Yoweri Museveni has been in office for more than a quarter of a century, having seized power at the head of a rebel army.
He won a fresh term in office in presidential elections in February 2011, having amended the constitution before the 2006 election to remove the previous limit on the number of terms a president could serve.
In 2011 he took 68% of the vote. Challenger Kizza Besigye - who won 26% - rejected the result, alleging election fraud. EU observers said there had been improvements in the conduct of the electoral process since 2006, but still noted some shortcomings.
Mr Museveni has been credited with restoring relative stability and economic growth to Uganda following years of civil war and repression under Milton Obote and Idi Amin before him.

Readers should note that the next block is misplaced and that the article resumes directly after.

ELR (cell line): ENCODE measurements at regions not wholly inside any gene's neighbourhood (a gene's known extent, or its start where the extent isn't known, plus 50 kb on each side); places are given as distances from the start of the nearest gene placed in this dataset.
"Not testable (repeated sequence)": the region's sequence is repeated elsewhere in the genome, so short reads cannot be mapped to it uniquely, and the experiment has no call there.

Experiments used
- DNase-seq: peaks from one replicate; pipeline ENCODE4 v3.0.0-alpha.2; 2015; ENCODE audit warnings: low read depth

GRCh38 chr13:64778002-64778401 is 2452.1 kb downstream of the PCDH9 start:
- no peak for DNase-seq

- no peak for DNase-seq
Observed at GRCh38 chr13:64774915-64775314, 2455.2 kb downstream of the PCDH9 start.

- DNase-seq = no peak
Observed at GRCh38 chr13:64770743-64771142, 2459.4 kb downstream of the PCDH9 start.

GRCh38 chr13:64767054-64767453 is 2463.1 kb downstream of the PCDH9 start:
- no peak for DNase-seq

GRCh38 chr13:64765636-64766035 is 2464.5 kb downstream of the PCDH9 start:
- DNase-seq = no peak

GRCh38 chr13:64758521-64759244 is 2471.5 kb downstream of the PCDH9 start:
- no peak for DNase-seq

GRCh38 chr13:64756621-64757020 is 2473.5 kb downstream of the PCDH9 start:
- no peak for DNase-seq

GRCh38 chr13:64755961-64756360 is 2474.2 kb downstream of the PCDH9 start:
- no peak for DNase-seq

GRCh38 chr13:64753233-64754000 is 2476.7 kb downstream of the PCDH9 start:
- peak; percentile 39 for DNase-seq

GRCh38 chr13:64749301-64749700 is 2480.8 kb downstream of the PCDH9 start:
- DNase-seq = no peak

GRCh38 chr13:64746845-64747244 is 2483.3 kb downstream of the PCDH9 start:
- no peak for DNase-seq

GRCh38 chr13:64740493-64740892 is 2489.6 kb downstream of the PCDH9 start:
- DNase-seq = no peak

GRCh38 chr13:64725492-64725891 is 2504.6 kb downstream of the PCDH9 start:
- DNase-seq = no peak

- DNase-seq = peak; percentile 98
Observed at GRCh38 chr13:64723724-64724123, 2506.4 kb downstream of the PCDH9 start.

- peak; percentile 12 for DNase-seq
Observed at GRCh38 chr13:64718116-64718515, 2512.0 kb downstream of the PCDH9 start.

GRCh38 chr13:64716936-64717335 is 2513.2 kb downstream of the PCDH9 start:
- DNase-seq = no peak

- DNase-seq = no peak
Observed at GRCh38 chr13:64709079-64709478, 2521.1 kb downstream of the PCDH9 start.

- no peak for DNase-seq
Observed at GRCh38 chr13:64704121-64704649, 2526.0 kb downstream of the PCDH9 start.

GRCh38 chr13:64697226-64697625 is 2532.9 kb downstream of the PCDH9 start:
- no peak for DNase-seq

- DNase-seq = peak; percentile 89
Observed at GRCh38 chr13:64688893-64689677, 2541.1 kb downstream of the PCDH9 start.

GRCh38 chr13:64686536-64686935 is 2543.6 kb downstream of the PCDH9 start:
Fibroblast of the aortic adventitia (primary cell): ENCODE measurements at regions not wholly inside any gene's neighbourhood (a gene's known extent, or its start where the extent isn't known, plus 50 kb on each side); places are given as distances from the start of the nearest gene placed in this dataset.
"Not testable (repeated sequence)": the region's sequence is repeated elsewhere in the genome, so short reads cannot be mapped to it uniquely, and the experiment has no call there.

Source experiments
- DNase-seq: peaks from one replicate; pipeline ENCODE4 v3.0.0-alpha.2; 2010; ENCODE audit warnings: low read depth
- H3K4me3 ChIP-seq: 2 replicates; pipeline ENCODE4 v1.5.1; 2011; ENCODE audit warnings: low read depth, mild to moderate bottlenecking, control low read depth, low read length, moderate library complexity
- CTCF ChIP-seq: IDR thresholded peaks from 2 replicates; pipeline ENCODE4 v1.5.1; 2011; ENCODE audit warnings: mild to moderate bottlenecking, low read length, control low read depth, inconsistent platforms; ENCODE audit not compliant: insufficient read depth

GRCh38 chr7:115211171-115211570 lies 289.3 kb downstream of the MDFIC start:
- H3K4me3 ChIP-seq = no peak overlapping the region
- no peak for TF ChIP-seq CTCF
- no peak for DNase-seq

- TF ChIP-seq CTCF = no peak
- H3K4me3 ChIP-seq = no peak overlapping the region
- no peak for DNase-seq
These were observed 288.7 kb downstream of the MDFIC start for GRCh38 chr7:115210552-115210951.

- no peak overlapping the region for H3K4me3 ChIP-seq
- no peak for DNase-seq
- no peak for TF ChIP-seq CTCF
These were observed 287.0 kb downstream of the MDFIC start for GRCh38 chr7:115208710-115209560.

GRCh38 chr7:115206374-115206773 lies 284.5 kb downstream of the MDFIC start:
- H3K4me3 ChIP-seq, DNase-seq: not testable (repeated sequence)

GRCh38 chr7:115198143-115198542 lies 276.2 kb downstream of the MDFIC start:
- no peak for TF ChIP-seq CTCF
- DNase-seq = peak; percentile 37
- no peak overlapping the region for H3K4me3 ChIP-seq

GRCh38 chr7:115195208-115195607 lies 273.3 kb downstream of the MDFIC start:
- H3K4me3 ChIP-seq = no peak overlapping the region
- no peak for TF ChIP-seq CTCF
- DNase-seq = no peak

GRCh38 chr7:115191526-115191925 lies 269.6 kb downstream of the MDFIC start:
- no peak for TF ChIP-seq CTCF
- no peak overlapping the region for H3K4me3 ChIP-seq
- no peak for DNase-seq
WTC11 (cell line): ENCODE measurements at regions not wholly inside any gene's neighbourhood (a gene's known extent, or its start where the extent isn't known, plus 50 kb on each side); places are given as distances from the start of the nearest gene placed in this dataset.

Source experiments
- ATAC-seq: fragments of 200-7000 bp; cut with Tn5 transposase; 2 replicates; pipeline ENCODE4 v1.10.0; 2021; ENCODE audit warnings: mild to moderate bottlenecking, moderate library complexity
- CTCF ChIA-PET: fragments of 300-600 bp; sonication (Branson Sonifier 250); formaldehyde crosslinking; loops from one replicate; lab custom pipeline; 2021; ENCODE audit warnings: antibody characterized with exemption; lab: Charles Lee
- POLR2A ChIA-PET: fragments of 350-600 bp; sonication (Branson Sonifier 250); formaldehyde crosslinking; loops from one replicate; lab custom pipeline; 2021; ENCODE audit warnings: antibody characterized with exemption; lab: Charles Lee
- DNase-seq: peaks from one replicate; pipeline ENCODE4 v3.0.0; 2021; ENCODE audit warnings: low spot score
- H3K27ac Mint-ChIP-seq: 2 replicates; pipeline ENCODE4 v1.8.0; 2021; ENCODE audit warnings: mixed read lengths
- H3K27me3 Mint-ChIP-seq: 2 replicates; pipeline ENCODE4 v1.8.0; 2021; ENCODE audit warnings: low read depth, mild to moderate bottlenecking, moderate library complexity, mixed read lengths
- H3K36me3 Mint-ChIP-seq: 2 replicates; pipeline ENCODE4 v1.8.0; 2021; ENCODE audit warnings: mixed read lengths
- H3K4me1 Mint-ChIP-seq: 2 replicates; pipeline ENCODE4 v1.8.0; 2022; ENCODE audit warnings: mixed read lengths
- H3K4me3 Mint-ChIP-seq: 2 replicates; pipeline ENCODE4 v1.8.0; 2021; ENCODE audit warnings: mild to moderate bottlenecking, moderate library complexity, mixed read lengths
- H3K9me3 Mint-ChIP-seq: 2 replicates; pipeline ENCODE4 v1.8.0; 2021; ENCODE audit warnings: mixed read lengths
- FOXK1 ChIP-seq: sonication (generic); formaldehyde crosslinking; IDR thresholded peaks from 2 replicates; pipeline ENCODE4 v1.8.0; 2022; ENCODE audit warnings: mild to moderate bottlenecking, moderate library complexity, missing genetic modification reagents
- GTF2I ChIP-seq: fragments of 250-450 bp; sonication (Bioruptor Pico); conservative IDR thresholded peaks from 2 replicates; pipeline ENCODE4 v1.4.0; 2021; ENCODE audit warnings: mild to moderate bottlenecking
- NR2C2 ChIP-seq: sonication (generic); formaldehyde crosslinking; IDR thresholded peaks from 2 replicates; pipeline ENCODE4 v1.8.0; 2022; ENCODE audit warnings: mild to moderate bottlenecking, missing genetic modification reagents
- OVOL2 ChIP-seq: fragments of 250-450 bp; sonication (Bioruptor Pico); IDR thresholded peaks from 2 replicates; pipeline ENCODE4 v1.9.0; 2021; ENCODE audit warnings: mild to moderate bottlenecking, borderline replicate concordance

Mr Museveni co-founded one of the rebel groups which, with the help of Tanzanian troops, ousted Idi Amin in 1979. He then formed a new rebel army which eventually seized power in 1986.
His National Resistance Movement ran Uganda as a one-party state until a referendum brought back multi-party politics in 2005. He won presidential elections in 1996, and again in 2001, 2006 and 2011.
He has faced UN criticism his role in the conflict in DR Congo between 1998 and 2003. More recently Uganda has been accused of aiding rebels there.
The government has also faced growing criticism for failing to take action against senior officials implicated in corruption scandals.
There is speculation that Mr Museveni is grooming his son Muhoozi Kainerugaba to succeed him.
Born in western Uganda in 1944, Yoweri Museveni studied political science in Tanzania and fought with the Front for the Liberation of Mozambique (Frelimo), where he picked up the techniques of guerrilla warfare.